VA Dems Take Aim At Firearms Preemption Law

A Virginia House committee is set to hear a number of gun bills on Friday, and the worst appears to be HB 421, which would absolutely gut the state’s firearms preemption laws and allow localities to set their own laws regarding the possession, carrying,  storing, and transportation of firearms and ammunition.


Right now, the state legislature sets a uniform law across the commonwealth, but if HB 421 becomes law, we would immediately see D.C. suburbs like Alexandria and Arlington adopt restrictive local policies aimed squarely at legal gun owners.

Of course this only works in one direction. If a city wants to pass more restrictive local gun laws, that would be allowed under HB 421. If, on the other hand, a county decided to become a permitless carry county, you know darn well that the state would try to step in and quash the move.

This attack on firearms preemption laws is nothing new, nor is it limited to Virginia. Michael Bloomberg’s Everytown for Gun Safety has been involved in multiple attempts to undo firearms preemption laws by defending cities that have passed their own local gun control ordinances in violation of state law, including in Pittsburgh, where a judge tossed three local laws approved by Mayor Bill Peduto (the case is now on appeal).

The idea here is twofold: first, by removing firearms preemption laws, gun control advocates can work in deep blue cities to pass the most restrictive laws possible (think New York City-style gun laws). Secondly, the proliferation of gun control laws at the local level becomes very expensive to fight in court. The gun control movement may be largely backed by billionaires, but the Second Amendment movement doesn’t have a Michael Bloomberg to fund endless litigation from his vast fortune.


The Virginia State Senate has already passed its own measure that would gut the state’s firearms preemption law, but the House version is even worse. SB 35 would allow localities to ban firearms at permitted events, as well as on government-owned property, in addition to allowing localities to sue firearms manufacturers. HB 421 does all that and more, and it’ll be interesting to see if the House bill emerges from committee without changes to bring it more in line the Senate bill.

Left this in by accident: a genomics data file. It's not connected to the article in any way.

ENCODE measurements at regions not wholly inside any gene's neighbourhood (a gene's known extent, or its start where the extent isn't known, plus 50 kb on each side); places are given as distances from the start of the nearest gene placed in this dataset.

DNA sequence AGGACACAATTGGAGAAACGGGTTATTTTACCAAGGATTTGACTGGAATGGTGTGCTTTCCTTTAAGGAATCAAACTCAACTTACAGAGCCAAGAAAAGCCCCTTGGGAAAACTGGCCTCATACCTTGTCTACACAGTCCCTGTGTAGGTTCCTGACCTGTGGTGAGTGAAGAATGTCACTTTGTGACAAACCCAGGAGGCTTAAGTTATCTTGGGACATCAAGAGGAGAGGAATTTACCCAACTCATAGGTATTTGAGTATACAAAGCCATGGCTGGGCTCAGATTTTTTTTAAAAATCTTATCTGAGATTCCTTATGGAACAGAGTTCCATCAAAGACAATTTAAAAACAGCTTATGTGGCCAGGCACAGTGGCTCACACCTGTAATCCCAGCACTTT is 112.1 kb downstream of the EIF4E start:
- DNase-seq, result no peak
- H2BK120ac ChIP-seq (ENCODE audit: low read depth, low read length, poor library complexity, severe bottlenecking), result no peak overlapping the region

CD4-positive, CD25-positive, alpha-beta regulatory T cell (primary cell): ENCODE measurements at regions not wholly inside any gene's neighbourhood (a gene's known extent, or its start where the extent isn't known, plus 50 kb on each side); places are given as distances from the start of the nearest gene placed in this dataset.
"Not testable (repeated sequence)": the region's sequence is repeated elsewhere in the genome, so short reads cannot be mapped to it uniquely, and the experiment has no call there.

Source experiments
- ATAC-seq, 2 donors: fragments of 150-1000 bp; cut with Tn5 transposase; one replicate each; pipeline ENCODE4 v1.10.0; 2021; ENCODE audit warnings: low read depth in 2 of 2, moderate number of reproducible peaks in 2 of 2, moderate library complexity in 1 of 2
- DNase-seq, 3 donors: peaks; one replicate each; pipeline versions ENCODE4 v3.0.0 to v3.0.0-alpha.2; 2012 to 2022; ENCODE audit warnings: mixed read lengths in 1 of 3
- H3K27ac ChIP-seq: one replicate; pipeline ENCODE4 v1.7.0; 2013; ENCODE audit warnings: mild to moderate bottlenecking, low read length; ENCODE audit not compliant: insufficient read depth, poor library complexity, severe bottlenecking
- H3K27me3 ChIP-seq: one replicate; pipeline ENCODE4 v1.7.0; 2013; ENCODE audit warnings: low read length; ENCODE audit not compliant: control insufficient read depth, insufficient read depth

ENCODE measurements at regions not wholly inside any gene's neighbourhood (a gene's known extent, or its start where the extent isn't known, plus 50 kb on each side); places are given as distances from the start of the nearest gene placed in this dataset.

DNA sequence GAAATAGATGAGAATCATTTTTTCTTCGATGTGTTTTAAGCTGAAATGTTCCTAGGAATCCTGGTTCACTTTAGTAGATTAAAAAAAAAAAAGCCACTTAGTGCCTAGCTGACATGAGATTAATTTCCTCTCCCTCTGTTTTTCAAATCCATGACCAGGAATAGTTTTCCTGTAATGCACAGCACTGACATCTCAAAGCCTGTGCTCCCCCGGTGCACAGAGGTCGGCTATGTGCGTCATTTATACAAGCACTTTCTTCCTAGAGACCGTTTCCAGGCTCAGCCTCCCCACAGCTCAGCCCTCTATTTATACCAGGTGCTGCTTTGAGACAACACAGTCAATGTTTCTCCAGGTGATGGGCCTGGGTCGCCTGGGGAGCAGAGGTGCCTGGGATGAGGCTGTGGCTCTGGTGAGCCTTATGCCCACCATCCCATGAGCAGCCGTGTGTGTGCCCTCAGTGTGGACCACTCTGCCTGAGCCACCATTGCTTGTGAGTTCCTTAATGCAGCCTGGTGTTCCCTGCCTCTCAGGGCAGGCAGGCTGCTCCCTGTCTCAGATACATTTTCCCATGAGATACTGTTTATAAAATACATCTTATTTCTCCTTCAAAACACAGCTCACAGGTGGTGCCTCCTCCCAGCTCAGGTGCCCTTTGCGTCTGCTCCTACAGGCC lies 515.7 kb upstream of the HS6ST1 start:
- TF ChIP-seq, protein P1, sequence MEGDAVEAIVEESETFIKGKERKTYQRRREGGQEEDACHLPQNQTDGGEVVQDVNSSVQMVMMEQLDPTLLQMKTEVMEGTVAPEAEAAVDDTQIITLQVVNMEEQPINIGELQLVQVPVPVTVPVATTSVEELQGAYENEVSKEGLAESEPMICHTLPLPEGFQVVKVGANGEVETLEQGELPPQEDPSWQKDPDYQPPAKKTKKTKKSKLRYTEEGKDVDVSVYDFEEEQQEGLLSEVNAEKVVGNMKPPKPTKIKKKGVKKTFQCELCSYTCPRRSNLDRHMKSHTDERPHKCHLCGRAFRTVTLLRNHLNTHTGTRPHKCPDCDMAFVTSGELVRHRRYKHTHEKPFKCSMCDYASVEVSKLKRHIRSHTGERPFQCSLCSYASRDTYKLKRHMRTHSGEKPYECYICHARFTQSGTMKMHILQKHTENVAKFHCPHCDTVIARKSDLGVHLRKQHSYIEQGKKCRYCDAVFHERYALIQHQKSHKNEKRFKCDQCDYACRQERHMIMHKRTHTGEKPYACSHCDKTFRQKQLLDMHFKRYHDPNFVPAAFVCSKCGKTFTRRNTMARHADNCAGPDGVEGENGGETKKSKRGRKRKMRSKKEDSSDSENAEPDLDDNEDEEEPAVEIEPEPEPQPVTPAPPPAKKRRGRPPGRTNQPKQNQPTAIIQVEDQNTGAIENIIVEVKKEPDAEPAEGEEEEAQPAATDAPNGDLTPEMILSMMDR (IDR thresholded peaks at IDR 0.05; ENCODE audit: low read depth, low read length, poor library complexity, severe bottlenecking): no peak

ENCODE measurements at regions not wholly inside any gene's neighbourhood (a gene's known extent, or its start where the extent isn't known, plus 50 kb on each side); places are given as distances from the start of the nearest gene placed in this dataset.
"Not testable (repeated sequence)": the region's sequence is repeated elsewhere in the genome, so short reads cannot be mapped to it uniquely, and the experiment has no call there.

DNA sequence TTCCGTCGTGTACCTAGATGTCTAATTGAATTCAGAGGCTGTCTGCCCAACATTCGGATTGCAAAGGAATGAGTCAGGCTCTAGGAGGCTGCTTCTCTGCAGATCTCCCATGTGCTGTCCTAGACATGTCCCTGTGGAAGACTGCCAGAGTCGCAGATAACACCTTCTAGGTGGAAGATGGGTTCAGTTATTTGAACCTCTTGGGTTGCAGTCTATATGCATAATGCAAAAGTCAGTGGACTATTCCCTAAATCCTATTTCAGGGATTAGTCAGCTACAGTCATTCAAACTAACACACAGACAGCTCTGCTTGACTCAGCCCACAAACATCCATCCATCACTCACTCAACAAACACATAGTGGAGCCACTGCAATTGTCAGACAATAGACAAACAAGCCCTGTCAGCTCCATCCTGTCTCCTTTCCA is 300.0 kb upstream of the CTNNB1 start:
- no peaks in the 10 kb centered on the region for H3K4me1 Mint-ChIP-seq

One notable bill is not on the agenda for Friday’s House Public Safety Committee meeting; HB 961, which bans so-called “assault firearms,” magazines that can accept more than 10-rounds, and all legally owned suppressors. The bill has the backing of Governor Ralph Northam, but several Democrat state senators have said that while they support a so-called “assault weapons ban” in theory, they don’t approve of the current language.

The fact that the bill is being held back in committee may be a sign that the legislation is in some trouble in the House as well, at least in its current form. I suspect we’ll soon see a re-worded and re-worked bill emerge from the committee in the not-too-distant future, but it won’t be on Friday.


I’m heading back from SHOT Show today so my posting here on Bearing Arms will likely be fairly light (unless I luck out and get a plane that offers in-flight WiFi), but I’ll have more from SHOT over the weekend once I get home. In the meantime, before I board my flight I’m sending an email to my House delegate, urging him to oppose HB 421 and all other bills that infringe on our right to keep and bear arms, and I encourage every Virginia gun owner to do the same. Even if you think the outcome is already pre-determined, let them know that you’re paying attention to how they’re voting and you’ll remember come 2021.

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